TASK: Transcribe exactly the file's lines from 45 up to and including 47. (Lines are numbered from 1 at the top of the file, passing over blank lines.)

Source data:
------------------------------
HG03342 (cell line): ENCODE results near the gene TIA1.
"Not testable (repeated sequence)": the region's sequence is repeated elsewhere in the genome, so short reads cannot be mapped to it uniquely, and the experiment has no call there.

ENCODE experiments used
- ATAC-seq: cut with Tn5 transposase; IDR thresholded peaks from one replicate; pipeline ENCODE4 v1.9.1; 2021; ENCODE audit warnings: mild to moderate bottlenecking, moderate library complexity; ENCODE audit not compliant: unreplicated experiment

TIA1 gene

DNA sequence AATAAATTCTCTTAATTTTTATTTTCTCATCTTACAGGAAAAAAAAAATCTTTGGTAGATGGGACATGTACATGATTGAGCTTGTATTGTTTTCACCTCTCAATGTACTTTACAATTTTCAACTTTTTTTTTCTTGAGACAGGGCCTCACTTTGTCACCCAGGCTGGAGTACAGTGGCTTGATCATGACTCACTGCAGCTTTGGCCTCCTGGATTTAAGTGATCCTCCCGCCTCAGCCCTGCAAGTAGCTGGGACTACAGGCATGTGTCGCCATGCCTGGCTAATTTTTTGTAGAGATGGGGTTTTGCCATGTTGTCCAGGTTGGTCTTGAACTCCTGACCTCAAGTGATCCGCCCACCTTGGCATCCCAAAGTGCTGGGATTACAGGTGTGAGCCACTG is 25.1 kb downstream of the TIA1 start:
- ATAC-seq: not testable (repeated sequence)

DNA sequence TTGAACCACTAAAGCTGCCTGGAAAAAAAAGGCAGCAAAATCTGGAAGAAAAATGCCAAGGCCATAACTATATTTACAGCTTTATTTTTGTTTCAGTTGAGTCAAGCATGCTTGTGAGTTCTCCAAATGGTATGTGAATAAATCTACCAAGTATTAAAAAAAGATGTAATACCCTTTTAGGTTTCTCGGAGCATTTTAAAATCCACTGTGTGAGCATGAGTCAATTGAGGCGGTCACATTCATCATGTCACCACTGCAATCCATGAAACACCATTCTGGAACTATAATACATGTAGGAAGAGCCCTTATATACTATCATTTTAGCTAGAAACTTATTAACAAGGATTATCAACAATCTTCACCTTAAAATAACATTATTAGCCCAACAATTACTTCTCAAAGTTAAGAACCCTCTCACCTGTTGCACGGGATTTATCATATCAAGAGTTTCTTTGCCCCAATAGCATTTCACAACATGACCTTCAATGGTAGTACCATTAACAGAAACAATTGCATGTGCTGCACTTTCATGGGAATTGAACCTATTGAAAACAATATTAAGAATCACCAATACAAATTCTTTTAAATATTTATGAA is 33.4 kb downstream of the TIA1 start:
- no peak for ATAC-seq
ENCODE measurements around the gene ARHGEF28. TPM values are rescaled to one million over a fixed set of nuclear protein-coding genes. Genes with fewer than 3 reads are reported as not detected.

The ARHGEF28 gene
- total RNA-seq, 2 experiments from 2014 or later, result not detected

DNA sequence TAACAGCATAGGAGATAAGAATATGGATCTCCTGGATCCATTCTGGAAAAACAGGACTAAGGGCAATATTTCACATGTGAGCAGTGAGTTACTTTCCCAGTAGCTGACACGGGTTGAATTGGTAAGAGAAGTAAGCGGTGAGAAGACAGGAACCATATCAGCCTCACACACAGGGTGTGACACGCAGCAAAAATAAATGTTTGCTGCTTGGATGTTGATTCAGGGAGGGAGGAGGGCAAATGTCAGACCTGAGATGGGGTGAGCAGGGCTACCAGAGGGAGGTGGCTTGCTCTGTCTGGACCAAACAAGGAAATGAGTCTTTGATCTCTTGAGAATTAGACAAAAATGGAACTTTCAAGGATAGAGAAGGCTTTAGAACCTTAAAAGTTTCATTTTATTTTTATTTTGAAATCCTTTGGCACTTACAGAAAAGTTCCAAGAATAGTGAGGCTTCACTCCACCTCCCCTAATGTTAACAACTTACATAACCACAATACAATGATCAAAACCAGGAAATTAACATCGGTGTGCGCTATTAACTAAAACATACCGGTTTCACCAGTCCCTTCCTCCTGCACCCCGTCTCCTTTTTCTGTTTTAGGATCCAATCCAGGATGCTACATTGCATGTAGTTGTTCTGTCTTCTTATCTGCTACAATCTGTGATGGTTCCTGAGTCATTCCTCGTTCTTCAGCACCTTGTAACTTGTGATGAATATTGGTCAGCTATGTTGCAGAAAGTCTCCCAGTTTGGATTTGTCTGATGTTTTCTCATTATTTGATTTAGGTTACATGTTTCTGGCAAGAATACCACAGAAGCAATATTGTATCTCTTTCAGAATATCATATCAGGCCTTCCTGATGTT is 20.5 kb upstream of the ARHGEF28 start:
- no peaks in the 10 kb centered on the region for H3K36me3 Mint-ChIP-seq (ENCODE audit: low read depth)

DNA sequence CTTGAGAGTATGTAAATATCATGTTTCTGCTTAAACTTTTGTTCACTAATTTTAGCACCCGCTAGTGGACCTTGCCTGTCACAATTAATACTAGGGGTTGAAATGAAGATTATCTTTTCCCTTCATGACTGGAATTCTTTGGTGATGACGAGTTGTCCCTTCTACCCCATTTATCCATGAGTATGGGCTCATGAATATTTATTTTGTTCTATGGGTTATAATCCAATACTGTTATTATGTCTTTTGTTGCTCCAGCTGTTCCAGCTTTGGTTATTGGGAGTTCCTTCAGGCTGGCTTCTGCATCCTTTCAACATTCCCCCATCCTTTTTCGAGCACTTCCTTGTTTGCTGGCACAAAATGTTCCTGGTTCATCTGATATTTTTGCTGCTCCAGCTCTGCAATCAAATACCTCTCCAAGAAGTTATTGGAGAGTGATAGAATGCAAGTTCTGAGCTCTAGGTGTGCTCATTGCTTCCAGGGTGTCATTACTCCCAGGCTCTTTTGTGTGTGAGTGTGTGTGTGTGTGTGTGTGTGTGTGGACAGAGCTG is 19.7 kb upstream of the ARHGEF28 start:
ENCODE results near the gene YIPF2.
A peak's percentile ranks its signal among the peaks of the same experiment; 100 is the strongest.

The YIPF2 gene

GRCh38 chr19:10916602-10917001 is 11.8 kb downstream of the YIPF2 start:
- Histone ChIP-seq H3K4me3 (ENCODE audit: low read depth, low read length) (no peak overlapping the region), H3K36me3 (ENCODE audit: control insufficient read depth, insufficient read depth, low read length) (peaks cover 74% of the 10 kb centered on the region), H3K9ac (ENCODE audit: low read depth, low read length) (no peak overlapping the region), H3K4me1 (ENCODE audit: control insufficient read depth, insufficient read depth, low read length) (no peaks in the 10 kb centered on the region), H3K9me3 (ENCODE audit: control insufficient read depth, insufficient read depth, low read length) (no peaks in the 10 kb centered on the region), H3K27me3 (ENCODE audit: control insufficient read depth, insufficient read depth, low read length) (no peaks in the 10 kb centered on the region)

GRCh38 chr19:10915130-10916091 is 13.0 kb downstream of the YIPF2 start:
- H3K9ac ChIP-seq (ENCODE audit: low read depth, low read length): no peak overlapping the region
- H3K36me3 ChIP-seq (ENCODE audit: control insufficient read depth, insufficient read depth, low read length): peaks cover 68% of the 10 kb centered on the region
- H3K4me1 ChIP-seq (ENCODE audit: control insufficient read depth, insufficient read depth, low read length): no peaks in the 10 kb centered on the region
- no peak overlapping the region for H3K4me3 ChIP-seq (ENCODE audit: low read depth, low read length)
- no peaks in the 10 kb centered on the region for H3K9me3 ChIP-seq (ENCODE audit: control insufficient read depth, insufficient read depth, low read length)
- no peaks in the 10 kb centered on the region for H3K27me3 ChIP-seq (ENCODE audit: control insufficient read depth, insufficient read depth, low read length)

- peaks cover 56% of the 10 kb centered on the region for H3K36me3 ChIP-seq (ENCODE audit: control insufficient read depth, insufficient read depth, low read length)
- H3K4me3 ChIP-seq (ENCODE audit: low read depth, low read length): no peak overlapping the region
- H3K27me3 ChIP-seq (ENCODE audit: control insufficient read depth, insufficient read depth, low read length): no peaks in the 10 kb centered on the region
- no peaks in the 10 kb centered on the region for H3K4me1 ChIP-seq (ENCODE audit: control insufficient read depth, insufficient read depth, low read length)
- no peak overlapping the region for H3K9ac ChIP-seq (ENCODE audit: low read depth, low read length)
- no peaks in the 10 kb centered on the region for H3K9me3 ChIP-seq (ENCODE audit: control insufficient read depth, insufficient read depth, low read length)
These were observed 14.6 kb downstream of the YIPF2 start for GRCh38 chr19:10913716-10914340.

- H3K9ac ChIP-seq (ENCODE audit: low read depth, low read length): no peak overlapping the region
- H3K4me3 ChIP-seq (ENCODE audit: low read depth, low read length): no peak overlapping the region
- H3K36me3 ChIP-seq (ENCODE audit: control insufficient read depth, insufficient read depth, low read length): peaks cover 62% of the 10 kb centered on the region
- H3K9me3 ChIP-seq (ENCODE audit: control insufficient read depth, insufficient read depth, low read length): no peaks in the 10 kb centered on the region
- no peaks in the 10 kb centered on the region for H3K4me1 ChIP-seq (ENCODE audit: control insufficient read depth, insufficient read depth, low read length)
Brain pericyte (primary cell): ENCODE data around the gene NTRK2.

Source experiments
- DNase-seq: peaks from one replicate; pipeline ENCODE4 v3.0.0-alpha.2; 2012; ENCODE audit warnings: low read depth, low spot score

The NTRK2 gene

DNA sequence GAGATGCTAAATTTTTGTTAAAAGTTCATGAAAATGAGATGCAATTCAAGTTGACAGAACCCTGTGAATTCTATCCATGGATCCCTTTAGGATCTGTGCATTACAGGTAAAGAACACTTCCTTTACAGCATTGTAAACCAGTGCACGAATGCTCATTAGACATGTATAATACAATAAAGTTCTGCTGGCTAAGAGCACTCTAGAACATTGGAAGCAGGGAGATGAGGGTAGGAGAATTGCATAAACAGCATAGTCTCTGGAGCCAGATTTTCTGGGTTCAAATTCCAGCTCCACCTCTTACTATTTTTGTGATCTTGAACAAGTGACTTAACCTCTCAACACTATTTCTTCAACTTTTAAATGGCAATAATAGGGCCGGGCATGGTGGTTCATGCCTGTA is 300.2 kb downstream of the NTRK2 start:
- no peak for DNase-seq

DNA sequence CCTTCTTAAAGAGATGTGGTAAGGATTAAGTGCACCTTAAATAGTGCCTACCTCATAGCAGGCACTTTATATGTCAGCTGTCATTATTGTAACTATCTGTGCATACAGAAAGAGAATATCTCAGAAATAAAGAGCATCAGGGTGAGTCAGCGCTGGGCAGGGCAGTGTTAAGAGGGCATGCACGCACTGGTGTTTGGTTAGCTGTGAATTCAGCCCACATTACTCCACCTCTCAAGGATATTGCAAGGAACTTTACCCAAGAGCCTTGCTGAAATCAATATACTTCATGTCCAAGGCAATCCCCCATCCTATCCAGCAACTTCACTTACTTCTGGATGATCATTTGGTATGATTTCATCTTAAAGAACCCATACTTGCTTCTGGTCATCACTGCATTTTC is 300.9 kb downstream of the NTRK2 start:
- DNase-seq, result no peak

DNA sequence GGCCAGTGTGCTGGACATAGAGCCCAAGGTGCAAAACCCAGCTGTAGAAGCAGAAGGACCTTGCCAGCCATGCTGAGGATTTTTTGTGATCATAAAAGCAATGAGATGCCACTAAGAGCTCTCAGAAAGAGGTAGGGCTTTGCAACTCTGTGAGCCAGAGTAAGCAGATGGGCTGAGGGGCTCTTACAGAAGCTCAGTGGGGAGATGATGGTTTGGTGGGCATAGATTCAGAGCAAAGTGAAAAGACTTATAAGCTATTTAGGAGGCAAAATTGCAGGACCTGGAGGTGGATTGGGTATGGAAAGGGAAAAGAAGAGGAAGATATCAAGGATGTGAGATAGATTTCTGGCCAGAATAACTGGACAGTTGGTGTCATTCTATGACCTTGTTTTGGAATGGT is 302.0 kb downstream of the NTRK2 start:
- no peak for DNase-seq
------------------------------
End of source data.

- no peak for DNase-seq

DNA sequence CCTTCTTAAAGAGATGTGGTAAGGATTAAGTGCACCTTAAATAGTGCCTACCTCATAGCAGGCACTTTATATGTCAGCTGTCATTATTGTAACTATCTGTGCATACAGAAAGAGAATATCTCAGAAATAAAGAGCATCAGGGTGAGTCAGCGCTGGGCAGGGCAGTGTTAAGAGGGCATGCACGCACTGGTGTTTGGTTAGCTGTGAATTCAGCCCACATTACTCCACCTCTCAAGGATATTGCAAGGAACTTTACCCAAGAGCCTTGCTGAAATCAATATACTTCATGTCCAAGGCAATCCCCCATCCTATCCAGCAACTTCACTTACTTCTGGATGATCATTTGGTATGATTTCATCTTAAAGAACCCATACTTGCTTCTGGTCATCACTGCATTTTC is 300.9 kb downstream of the NTRK2 start:
- DNase-seq, result no peak